THQ Denied Approval of Bankruptcy Sale Process and LoanMichael Bathon
THQ Inc., maker of the “Saints Row” and “Company of Heroes” video-game franchises, failed to obtain approval of a loan to help fund operations and lost its bid for a quick bankruptcy sale.
U.S. Bankruptcy Judge Mary F. Walrath at a hearing yesterday in Wilmington, Delaware, sided with creditors that said the proposed sale process didn’t give potential buyers enough time. Walrath found the video-game maker’s efforts to market the company for sale before bankruptcy weren’t sufficient for her to allow the aggressive sale process.
“I have problems concluding that the pre-petition sale process was fulsome,” Walrath told lawyers at the hearing, noting THQ “did not even put out to the public that it was for sale” until potential buyers signed non-disclosure agreements.
About 10 potential buyers contacted THQ after finding out about the sale from its bankruptcy filing, evidence the marketing “isn’t an adequate substitute for a sales process in bankruptcy,” she said.
THQ, which sought bankruptcy protection Dec. 19 with an agreement to sell virtually all its assets to Clearlake Capital Group LP in a deal valued at about $60 million, was seeking approval to hold a Jan. 9 auction, according to court documents. The company, based in Agoura Hills, California, wanted potential buyers to submit bids by Jan. 8, followed by a Jan. 10 hearing to approve the sale. Creditors want the sale process extended by about three weeks.
Warner Bros. Entertainment Inc., which bought “Mortal Kombat”‘-maker Midway Games Inc. out of bankruptcy in July 2009, would be interested in evaluating THQ’s assets if the sale process is extended, Howard J. Weg, a lawyer representing the company, said at yesterday’s hearing.
Creditors also want bidders to be able to make offers for specific game titles, saying it may produce more value than only selling the company as a whole. “The individual titles may have substantial value” and a requirement to buy the whole company “may depress bids,” Walrath said.
The video-game maker was also seeking approval of a $37.5 million bankruptcy loan at yesterday’s hearing. The loan would need to be paid off by Jan. 15, which the company said supported its quick sale process because it would run out of money and would have no way to pay off the loan without the sale.
THQ exceeded its original cash flow projections for the first couple of weeks in bankruptcy, giving it more time until it runs out of funds, lawyers said at yesterday’s hearing.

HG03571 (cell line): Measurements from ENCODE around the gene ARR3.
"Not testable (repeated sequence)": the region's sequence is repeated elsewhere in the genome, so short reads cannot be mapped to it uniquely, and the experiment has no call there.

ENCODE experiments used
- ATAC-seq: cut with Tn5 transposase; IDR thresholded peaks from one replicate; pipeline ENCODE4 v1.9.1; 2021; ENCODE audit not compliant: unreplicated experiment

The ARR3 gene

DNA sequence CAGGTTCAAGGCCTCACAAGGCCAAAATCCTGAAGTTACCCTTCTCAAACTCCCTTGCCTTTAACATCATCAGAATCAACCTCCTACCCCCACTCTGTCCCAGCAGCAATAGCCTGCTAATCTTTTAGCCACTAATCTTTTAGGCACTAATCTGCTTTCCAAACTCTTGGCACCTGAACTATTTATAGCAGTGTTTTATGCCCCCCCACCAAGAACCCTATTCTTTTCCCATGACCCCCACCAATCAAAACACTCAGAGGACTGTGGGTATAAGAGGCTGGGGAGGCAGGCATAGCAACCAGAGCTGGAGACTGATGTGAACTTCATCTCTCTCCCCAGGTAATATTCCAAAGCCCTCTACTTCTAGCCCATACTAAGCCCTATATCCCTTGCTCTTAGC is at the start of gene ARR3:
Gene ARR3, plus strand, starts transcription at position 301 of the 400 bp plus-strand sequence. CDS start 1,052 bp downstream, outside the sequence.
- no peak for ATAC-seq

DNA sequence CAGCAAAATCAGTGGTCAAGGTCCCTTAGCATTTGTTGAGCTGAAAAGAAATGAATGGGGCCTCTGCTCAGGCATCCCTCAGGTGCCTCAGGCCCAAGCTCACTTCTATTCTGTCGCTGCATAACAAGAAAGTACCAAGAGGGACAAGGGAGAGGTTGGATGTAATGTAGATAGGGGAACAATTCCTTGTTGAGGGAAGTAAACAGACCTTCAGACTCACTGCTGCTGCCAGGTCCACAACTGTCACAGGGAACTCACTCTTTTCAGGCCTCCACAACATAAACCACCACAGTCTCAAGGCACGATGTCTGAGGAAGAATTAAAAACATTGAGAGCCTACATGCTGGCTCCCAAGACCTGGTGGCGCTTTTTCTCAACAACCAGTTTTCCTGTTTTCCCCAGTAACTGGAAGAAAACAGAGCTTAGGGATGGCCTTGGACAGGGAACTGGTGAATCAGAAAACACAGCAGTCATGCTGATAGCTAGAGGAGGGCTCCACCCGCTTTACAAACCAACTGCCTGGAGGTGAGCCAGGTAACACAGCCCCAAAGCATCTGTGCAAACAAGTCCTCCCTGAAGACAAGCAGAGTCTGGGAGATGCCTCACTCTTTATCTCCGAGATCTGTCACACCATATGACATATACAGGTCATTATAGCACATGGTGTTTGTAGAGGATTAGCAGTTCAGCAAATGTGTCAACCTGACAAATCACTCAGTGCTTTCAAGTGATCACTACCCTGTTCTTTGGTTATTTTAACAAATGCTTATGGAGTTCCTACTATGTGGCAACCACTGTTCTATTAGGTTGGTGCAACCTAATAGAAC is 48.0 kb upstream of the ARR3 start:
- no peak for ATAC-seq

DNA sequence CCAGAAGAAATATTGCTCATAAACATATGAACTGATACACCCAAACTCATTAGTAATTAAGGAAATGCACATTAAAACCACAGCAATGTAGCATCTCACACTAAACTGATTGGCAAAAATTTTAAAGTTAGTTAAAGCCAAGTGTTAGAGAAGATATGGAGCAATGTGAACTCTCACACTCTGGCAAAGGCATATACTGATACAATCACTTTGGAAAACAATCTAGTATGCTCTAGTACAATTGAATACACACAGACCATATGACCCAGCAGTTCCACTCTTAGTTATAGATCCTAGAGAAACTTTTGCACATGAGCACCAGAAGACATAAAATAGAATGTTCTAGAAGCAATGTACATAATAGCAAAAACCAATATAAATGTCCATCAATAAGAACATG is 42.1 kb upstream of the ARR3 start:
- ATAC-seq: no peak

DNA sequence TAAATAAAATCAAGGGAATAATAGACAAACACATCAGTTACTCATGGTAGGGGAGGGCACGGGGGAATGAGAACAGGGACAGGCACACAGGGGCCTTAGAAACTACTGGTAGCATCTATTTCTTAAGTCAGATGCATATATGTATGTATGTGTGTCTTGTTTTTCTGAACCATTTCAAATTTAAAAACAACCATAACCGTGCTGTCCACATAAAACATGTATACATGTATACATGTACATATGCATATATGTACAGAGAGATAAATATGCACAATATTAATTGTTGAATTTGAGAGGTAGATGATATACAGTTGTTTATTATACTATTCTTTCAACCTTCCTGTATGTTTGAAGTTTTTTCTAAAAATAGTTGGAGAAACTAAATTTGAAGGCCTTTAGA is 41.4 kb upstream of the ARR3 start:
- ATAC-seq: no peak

‘Need to Talk’
“I am not convinced that we are under the gun to have a sale process by the 15th,” Walrath told lawyers. The judge scheduled a hearing for Jan. 7, telling lawyers, “in the meantime I think the parties need to talk.”
Jeffrey C. Krause, a THQ attorney, said after the hearing that Walrath wants the lawyers to negotiate over the weekend and the company will have to consult with Clearlake, which is providing part of the bankruptcy loan, to determine how they will proceed.
THQ listed assets of $204.8 million and debt of $248.1 million in Chapter 11 documents filed Dec. 19. The company said it was forced to seek court protection after sustaining losses for the past five fiscal years.
Recent losses were tied to its “uDraw” peripheral device for the Nintendo Wii, Sony PlayStation 3 and Microsoft Xbox 360 gaming consoles, which let users produce drawings on their television screens. While the uDraw had early success on the Wii, the PlayStation and Xbox versions “fell far short of expectations,” according to court papers.
“Saints Row,” with more than 11 million units shipped globally, is THQ’s most-successful franchise, according to a May press release. THQ also published the “Darksiders” and “Red Faction” franchises, according to its website.
The video-game maker said it required more time for some titles and had to delay the March introductions of “South Park: The Stick of Truth,” based on the popular adult cartoon show from Matt Stone and Trey Parker; “Company of Heroes 2” and “Metro: Last Light.”
The case is In re THQ Inc., 12-13398, U.S. Bankruptcy Court, District of Delaware (Wilmington).